Frego, R, J. D. (n.d.). The approach of Emily Jacques-Dalcroze [blog post]. On the Alliance for Active Music Making. Retrieved from: https://www.allianceamm.org/resources/dalcroze/
Through the readings and videos on Dalcroze and Eurhythmics I have learned a lot about the philosophy behind it and how to apply it in the classroom. From the essay I learned that Eurhythmics is bringing together mind, body and emotions and placing them all at the forefront of learning. There are several ways to use this in a classroom. You can have incorporate movement into solfege exercises so students can combine movement and singing. This particular way of learning alters students from just thinking about music to thinking and actively participating in it using all parts of their brains and body. This way we can get students to start thinking about the intellectual aspects of music instead of just singing and learning solfege.
In this blog there are several components of Dalcroze's method that are mentioned. The first is rhythmic solfege. "Students develop sensitivity to pitches, their relation to each other, and to the tonal framework (Frego, n.d.). The second component is improvisation. This can mean creating movement when given a melody, or improvising some sort of melody through singing. This can then translate to student's instruments. The last component is Eurhythmics. This means having good rhythm, symmetry, and proportion. These three components all work together, and therefore must all be taught together because they reinforce each other.
Through these readings I've learned about what Dalcroze's approach is, the three components of this approach, as well as several ways I can use it in a classroom. This will be really helpful when I have to create lesson plans for general music classes.
Abril, C. R. & Kelly-McHale, J. (2016). Thinking about and responding to culture in general music. In C. R. Abril & B. M. Gault (Eds.), Teaching General Music: Approaches, Issues, and Viewpoints (pp. 241-263). New York: Oxford University Press.
In Abril and Gault's book visible culture is "the aspects of culture that we most readily notice when traveling to an unfamiliar country" (243). This can be clothing, food, hair, etc. Invisible culture "includes values, attitudes, beliefs, and thought patterns" (243). In my personal life the visible culture is what I let everyone see. For example, my favorite foods, clothes I wear often, and basic knowledge about what movies and music I like. My invisible culture is everything beneath the surface. It's my struggles and everything I have been through that not everyone can see. Lastly, I think within my own cultural there's many things we don't notice about other people. There are some things that we don't notice about other people within our own culture, like their beliefs, or what they might be going through in their own personal life.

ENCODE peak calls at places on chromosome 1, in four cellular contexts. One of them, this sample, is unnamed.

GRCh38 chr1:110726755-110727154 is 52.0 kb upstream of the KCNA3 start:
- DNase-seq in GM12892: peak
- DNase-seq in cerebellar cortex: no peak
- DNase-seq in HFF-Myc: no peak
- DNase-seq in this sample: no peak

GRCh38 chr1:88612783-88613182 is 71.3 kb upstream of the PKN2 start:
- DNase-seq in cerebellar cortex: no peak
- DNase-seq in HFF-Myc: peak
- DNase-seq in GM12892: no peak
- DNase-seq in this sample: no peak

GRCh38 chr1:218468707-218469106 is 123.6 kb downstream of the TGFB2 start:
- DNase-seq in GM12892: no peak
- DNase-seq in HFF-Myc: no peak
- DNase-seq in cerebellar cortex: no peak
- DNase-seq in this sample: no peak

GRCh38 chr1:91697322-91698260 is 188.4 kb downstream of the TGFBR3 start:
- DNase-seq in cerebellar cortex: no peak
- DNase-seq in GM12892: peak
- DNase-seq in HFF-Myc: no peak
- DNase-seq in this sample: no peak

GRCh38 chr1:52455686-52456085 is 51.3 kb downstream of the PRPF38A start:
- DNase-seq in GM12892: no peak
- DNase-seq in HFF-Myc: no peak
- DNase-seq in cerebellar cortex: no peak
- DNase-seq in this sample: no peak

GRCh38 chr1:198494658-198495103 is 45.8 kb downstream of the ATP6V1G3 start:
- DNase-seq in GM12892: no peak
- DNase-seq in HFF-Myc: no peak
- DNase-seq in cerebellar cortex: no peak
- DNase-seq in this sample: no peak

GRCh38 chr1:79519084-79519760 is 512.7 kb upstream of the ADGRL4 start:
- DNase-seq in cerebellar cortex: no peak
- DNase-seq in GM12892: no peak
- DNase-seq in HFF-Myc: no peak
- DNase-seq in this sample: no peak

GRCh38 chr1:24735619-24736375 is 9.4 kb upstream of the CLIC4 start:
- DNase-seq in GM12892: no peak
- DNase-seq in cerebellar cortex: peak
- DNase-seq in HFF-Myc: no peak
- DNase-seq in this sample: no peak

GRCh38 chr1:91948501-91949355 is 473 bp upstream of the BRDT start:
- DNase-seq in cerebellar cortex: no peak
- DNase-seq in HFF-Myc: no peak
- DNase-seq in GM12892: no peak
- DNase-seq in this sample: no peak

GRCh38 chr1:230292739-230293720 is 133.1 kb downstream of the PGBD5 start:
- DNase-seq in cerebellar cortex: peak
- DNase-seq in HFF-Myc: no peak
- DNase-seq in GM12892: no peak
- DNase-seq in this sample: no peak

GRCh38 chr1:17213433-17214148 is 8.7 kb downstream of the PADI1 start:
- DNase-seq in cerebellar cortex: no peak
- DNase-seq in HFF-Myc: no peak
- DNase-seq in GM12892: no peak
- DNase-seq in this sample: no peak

In this chapter the authors describe what culture guiding pedagogy means. This means that no student's culture is inaccessible to a teacher. This can mean "Reinventing curriculum, aligning with students experiences and knowledge" (10). By acknowledging and taking the time to learn and understand the student's cultures you can be more informed as a teacher. In addition you can gear your instruction and lesson towards the students in your classes. Something else this chapter describes is how curriculum follows culture. "Instead of asking what song or what culture to teach, we might ask, what does the culture need and what educational goals will help to meet those needs?" (15). This approach focuses on the culture and backgrounds of students. One way you can do this is to have students create their own musical projects because then they are able to share their own culture with the rest of the class. The third thing we learned about in this chapter is called Multicultural learning space. The "teacher provides the information or knowledge to students in an efficient and effective sequence for the majority of students" (17). With this concept students are able to voice their opinions, ideas and concerns to the teacher. If the teacher plans a lesson with music that makes students uncomfortable then they are able to voice that opinion to the teacher.
This chapter also mentions cultural competency. Cultural competency is important for several reasons. I think it's important to learn and understand other cultures so that we can be more informed when we teach and interact with different students. We can incorporate the different cultures of our students into our lessons so everyone is able to become invested in what we're learning. I think it is also important to be informed of everything you're teaching so you know why you're doing something instead of just picking something you think is culturally relevant, but not why it is relevant.
After reading this chapter, I believe there are several ways we can respond to culture in our own class. One way is to have a discussion about it. I think if we are aware of differences in culture, and have an open mind, we become more aware of different cultures and where we all come from. I think we can also consider and discuss how to incorporate other cultures into our classes when we teach. That way when we teach we can incorporate students and their backgrounds/cultures when we have our own classes.
I will share reflective essays, and philosophical documents on this page.